Phentermine is a diet pill used to decrease appetite. Sometimes doctors prescribe the drug to treat obesity. The drug has been known to promote effective weight loss by creating a feeling of fullness. Use of this drug is recommended for short-term weight management only, as it gradually becomes less effective. An appetite suppressant, Phentermine helps an individual to control eating by blocking hunger messages to the brain. The drug also accelerates metabolism by burning calories at a faster rate. Usually following about six weeks of use, the body becomes resistant to the drug and adverse reactions begin to set in.
Although not an amphetamine, Phentermine is a stimulant similar in chemical makeup to an amphetamine; therefore, the drug affects the body in much the same way. Taking the diet pill can cause a positive result in urine screening testing for amphetamines. Phentermine may be detected in the urine for up to two to four days, depending on how quickly the body metabolizes the drug. The rate varies among individuals and can be influenced by several factors including a person’s age, height, weight and amount of body fat. How much of the drug you take as well as how frequently you take it also determine how long it can remain in your system. In most cases, the drug cannot be detected in urine after 48 to 72 hours, but like other stimulants, Phentermine may still be detected for up to four days. Generally, the liver and kidneys clear most medications out of the body fairly quickly. However, in some cases, trace levels of a drug may remain in the system for a long time. In addition, Phentermine.com, the weight loss site and network for Phentermine forums, points out that while the drug is FDA approved for weight loss, to date there have been few studies examining the long-term use of the appetite suppressant (see Reference 1). Likewise, there is no clinical data available that measures the length of time Phentermine remains in the body after a person stops using the drug. Consuming caffeine may decrease the effects of the drug more quickly. Be advised that if your employer requires periodic drug testing, having Phentermine in your system may make it look as if you are taking amphetamines.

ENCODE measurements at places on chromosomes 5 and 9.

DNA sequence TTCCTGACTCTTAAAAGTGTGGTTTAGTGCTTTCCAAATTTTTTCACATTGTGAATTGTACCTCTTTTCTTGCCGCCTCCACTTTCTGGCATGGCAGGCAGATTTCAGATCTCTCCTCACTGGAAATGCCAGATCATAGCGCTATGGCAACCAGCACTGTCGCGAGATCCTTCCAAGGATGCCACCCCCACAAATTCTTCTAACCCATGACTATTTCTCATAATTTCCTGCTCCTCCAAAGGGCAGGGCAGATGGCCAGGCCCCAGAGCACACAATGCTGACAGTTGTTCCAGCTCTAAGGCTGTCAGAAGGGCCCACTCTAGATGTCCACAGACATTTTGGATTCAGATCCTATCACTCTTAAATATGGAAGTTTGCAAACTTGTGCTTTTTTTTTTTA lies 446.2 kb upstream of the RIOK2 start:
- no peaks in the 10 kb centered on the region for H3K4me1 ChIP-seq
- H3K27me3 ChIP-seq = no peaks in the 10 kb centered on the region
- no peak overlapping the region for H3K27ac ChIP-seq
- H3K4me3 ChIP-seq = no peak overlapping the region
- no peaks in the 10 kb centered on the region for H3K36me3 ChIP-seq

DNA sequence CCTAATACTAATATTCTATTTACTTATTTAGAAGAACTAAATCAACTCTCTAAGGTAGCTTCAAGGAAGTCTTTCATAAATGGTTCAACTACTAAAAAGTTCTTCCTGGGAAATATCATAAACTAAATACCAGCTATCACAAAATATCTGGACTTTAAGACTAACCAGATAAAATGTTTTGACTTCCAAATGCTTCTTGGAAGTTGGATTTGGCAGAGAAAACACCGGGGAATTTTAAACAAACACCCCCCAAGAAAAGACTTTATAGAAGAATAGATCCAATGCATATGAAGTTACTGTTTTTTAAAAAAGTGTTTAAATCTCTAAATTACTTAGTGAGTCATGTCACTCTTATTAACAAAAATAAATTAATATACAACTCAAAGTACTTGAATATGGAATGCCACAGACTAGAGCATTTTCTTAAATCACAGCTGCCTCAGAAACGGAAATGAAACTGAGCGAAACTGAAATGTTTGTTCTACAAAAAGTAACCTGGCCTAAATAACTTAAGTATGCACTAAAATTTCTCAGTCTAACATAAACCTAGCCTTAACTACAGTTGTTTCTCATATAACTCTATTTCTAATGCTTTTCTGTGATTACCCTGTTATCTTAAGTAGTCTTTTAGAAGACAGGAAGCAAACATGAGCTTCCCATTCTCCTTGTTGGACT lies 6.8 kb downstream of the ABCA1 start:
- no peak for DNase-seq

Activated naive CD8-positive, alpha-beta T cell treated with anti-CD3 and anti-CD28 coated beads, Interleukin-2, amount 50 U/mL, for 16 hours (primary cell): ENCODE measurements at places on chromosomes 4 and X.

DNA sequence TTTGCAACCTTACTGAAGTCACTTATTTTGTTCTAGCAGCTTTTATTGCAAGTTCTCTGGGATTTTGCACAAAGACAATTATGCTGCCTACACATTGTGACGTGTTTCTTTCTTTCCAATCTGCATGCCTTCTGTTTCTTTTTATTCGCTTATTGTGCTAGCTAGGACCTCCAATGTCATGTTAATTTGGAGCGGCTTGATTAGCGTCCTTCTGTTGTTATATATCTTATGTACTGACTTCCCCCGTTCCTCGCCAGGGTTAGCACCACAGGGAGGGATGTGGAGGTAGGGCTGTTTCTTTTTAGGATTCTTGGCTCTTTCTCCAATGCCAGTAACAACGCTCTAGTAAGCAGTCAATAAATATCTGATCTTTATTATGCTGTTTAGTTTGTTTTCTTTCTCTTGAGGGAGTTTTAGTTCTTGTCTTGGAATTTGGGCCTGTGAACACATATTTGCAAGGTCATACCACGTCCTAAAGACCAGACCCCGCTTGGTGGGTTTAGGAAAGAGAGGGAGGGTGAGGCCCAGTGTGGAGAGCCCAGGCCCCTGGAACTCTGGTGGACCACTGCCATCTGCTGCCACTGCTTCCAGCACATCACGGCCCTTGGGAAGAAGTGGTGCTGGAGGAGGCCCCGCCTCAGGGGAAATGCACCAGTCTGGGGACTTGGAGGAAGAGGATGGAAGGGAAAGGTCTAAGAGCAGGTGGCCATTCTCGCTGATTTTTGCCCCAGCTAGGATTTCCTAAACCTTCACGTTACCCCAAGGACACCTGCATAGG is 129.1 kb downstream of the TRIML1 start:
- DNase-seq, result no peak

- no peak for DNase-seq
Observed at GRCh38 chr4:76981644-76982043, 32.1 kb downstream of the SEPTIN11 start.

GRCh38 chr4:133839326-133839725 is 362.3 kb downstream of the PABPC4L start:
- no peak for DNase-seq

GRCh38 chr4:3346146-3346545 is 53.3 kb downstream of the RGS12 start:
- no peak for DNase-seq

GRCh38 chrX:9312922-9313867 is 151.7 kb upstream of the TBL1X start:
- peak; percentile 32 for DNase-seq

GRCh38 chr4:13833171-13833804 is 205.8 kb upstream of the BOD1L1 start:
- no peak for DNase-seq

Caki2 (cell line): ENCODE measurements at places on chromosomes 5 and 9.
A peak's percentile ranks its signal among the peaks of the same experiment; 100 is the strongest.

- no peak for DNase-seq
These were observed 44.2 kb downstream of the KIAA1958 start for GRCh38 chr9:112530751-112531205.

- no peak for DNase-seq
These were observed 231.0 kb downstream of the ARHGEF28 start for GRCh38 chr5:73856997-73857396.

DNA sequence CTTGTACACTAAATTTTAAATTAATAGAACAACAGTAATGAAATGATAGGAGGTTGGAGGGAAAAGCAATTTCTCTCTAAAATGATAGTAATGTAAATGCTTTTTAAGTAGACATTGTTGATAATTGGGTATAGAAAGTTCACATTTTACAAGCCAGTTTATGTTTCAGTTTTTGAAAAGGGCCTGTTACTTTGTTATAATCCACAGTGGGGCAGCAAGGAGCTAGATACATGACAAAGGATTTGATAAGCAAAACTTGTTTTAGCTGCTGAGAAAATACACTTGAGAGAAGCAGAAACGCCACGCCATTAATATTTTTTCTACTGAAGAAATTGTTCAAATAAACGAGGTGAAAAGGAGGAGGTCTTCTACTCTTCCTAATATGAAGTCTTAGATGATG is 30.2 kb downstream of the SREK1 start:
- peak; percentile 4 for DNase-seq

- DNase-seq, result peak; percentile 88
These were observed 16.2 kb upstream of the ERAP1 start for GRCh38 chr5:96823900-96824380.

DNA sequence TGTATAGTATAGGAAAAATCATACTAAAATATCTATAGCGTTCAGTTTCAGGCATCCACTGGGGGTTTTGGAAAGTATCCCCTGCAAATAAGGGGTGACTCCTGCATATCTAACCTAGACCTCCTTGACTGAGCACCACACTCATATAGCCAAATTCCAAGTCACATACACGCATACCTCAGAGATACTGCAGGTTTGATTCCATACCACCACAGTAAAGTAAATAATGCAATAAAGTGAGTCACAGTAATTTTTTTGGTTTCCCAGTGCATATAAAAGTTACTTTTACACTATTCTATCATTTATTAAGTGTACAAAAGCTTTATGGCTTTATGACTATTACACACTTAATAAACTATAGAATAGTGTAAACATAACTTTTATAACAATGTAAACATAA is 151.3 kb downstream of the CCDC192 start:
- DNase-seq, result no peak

In addition to the numerous adverse physical effects extended or overuse of the drug can cause, because it affects the body’s nervous system in much the same way as amphetamines, Phentermine can be habit-forming. Like other stimulants, the drug elevates blood pressure and increases heart rate. Withdrawal symptoms may occur if you stop taking the diet pills abruptly. Talk to your doctor first before you stop this medication. He will give you instructions for gradually reducing the dosage. Do not increase dosage or take the drug for longer than recommended by your physician. Depression, irritability and fatigue are common side effects following withdrawal. Tell your doctor if you have increased hunger, swelling or rapid weight gain while taking the drug. Alcohol can increase the intensity of certain side effects.